Earning a Chancellor’s Medal for Marikana news reports research.
Jenny Engelbrecht nailed her Master’s studies in MCom Leadership in Performance and Change, graduating in cum laude and getting the Chancellor’s Medal at the University of Johannesburg (UJ) on 11 June 2015. At the time of studying at UJ, Engelbrecht had worked for Lonmin near Rustenburg, a place that has become the talking point for South Africans, and national and international media.
During her Master’s studies at UJ, Engelbrecht completed a dissertation titled “A Stakeholder analysis of the Marikana mining incident: Implications for HR management” using news reports from the media. Her research earned her a pass in flying colours, receiving a standing ovation during her graduation ceremony at UJ.
Engelbrecht completed her studies at UJ (then Rand Afrikaans University – RAU) in BCom Industrial Psychology in 1995, taking Marketing Management as one of her major courses. She later completed her BCom Honours in Industrial Psychology also at UJ a few years later (1998-1999), followed by the Advanced Programme in OD at Unisa (2005). She received a Six Sigma Black Belt certification in 2009.
“I was the Manager: Accounts Payables and Receivables at Lonmin at the time of the Marikana incident. I had been there for six years already (but in various capacities that also included Talent Management in HR to Six Sigma Black Belt and Business Improvement Manager). I was not in HR at the time nor was I in any way involved in the strike negotiations, dealings with the media, police etc. I had to keep my own team focused on processing payments and sundry collections during the crisis period. The emotional impact of those dark days on the non-striking administrative employees was never really a topic deemed worthy of reporting in the media – and understandably so, the focus was on the striking employees (in particular the Rockdrill Operators) and their demands,” says Engelbrecht.
“During that period, there were many stories and rumours that caused concern about possible attacks on the administrative buildings, to the strike never ending and everyone losing their jobs. The hurt and pain of our colleagues who had been killed was felt across Lonmin – we all grieved for the horror of what had happened. I knew my own name would forever be attached to what had happened there, even if I was not responsible for it. The concept of finding the ‘corporate soul’ of an organisation comes to mind. It was very traumatic for everyone involved,” explains Engelbrecht.
Engelbrecht describes the August 16th 2012 situation at Lonmin in Marikana because she later conducted research on it. She gathered various media news articles that were published between 1 and 24 August 2012 to understand the effect of the dispute between Lonmin and stakeholders that were concerned in the negotiations of salaries at the time. Engelbrecht explains that her study did not want to seek the cause of the situation, but rather to understand the impact or effect on everyone involved… to then use that information to understand whether it could have been managed differently.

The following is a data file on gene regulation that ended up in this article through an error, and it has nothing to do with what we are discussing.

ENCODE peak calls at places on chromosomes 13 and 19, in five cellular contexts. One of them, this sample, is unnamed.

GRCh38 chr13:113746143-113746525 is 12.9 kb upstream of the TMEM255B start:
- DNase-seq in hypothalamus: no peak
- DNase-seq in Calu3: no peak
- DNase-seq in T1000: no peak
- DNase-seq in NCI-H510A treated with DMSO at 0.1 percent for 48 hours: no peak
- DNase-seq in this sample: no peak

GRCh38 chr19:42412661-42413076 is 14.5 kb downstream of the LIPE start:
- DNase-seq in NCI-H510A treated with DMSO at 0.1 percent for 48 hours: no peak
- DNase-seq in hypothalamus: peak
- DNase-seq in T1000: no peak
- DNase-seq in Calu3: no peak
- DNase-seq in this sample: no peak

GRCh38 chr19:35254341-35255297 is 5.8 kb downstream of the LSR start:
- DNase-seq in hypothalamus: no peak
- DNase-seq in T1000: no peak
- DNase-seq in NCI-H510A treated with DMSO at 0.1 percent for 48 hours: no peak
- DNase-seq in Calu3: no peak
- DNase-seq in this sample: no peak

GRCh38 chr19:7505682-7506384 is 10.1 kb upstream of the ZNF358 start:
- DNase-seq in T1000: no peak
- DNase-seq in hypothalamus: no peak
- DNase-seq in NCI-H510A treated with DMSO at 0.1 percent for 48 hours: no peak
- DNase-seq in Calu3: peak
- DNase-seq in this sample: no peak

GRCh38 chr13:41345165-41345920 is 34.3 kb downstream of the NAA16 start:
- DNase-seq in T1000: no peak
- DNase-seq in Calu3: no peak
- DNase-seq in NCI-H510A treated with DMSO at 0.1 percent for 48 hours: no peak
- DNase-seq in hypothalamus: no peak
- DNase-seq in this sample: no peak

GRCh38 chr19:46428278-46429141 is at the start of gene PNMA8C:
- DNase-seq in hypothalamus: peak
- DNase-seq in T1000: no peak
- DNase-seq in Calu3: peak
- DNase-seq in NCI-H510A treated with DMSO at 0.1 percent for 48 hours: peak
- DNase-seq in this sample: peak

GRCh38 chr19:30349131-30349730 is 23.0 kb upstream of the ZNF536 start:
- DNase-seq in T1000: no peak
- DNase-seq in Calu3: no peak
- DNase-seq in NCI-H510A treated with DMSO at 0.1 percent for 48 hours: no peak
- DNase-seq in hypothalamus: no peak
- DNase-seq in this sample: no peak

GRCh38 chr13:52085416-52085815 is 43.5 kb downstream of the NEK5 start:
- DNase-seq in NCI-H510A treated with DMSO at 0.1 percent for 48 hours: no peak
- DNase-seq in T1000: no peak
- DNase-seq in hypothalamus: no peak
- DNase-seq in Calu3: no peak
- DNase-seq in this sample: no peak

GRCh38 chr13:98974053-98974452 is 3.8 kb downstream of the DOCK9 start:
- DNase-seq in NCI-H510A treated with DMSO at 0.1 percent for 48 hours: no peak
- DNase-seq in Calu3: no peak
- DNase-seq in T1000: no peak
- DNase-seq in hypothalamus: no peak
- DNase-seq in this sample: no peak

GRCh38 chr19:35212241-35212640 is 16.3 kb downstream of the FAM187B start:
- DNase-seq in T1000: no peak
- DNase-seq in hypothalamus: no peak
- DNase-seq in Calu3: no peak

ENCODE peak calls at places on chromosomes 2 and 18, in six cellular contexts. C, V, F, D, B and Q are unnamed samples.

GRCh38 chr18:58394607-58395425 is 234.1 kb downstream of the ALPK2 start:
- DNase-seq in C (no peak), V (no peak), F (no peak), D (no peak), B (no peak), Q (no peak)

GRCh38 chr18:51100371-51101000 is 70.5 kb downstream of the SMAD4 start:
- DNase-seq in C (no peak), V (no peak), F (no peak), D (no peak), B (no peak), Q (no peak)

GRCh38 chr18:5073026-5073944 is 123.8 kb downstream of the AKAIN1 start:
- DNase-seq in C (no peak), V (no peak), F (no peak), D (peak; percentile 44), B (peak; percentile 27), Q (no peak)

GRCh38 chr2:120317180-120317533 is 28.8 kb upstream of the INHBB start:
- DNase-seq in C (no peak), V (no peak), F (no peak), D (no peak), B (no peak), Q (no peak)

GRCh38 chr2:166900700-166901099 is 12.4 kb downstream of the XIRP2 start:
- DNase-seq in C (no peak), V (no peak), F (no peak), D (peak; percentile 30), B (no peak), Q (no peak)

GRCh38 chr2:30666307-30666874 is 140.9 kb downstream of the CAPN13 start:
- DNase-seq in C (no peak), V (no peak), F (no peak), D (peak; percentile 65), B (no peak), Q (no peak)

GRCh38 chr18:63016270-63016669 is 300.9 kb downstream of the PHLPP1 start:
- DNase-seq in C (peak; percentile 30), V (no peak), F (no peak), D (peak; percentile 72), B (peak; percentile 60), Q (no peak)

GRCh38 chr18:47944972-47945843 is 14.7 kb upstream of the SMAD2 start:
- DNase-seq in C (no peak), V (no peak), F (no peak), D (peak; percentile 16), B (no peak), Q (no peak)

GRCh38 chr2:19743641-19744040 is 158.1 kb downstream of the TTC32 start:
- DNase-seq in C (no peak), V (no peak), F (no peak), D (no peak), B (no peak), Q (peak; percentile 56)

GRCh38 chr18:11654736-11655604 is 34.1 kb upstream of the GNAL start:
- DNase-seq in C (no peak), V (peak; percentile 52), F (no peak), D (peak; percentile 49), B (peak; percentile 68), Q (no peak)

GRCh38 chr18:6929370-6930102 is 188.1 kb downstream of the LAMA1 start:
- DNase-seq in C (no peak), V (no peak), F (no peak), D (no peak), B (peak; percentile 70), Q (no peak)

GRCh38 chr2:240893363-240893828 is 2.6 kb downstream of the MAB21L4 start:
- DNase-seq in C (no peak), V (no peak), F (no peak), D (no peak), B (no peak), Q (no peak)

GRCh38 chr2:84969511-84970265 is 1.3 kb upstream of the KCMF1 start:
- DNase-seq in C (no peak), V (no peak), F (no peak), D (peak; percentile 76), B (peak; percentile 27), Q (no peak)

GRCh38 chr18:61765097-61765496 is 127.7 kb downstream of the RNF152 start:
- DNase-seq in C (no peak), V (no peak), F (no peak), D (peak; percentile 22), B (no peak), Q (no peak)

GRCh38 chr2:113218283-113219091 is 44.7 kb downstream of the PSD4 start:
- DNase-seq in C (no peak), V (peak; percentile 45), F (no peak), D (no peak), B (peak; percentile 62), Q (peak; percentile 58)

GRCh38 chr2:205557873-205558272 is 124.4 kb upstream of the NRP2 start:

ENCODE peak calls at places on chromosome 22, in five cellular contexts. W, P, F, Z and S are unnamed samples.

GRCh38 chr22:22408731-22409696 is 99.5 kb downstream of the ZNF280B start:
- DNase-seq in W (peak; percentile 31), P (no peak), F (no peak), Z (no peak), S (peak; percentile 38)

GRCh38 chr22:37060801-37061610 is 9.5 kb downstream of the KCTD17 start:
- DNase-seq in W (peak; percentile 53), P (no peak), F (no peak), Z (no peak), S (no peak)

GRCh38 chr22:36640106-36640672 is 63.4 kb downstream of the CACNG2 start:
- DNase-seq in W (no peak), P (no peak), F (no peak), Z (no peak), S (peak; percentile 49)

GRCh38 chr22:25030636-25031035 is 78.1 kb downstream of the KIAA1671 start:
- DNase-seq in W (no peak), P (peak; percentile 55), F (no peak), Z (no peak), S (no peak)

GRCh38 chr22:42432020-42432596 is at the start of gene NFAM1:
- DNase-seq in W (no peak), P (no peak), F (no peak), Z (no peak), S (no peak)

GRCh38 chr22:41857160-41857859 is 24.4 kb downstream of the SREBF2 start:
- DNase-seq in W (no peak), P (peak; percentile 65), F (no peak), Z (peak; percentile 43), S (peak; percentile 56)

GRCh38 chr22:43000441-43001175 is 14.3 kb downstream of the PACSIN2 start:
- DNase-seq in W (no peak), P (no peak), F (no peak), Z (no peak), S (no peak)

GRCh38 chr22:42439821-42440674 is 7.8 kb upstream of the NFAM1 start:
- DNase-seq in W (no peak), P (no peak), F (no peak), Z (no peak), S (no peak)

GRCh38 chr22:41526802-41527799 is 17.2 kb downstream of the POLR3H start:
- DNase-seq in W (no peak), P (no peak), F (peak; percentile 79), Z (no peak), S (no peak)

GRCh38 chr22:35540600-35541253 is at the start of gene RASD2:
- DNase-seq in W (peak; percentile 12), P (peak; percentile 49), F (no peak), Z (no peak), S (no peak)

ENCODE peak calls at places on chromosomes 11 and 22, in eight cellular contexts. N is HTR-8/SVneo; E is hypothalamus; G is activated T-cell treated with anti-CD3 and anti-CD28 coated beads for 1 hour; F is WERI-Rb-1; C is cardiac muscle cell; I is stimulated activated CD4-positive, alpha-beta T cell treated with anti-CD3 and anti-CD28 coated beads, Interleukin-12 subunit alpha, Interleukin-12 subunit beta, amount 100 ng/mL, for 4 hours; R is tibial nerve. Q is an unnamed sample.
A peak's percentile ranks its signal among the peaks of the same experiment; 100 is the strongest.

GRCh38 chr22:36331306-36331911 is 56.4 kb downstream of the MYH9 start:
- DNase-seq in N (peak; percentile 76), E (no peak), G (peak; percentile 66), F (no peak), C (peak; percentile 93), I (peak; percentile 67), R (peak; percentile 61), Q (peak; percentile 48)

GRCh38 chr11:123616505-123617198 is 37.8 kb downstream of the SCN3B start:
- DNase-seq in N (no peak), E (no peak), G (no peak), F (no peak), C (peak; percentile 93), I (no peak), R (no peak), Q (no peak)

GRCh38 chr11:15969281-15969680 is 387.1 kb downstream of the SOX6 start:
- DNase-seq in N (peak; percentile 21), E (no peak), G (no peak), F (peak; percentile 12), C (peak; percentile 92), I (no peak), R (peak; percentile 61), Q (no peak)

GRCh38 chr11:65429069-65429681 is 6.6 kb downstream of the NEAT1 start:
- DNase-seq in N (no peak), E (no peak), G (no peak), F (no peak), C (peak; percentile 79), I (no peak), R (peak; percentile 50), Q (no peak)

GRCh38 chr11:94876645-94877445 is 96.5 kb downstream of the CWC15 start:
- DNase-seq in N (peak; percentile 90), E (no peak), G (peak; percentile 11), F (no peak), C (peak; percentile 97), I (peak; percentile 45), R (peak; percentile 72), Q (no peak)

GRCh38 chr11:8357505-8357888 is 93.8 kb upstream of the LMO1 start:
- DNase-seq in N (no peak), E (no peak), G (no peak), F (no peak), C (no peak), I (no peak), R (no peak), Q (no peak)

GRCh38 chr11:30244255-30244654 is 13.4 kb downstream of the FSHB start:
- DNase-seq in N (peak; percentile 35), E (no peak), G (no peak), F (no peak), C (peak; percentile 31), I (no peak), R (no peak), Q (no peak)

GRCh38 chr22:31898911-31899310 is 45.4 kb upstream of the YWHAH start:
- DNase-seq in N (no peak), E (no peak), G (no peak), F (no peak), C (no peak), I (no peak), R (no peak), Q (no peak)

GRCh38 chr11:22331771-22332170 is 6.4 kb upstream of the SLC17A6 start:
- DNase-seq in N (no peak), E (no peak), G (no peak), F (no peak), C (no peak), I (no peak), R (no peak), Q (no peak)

“At the time of the actual incident, my husband discouraged me from reading newspapers or watching the news because I would get extremely upset over what I believed to be unjust comments or statements about Lonmin. Most of my colleagues felt that way as well. Despite the emotional component, I had to stay true to the research methodology and sift through the relevant statements, objectively code them and record them. I did have additional insights into what was happening within Lonmin itself, and perhaps that would have been parts that were not necessarily reported in the media, at least not within the timeframe of my selected study. However, I could not bring those insights into the study because it would have been contrary to the approved methodology. I had to adhere strictly to what was reported in the media as my source of data – making that a limitation of the study,” she says.
Engelbrecht says that the main objective was to identify the effects that the Marikana incident had on Lonmin and its main stakeholders, and in turn, to identify the effects the stakeholders and Lonmin had on each other. This was done through constructing a historical timeline of the sequence of events surrounding the Marikana incident; then identifying the main stakeholders involved in the Marikana incident. “Finally I could map out the relative strength of the relationships between stakeholders and events. This allowed me to conduct the stakeholder analysis,” she says.
Primary research objective
To identify the effects that the Marikana incident had on Lonmin (the organisation) and its main stakeholders, and in turn, to identify the effects the stakeholders and Lonmin had on each other.
Secondary research objectives
During her graduation at UJ in June this year, Engelbrecht was honoured with a Chancellor’s Medal for her outstanding work. She will be engaging with members of the media later in September 2015 for more information on her research findings and recommendations, graduating at the top of her class, and becoming a sought-after scholar. Stay tuned for more information.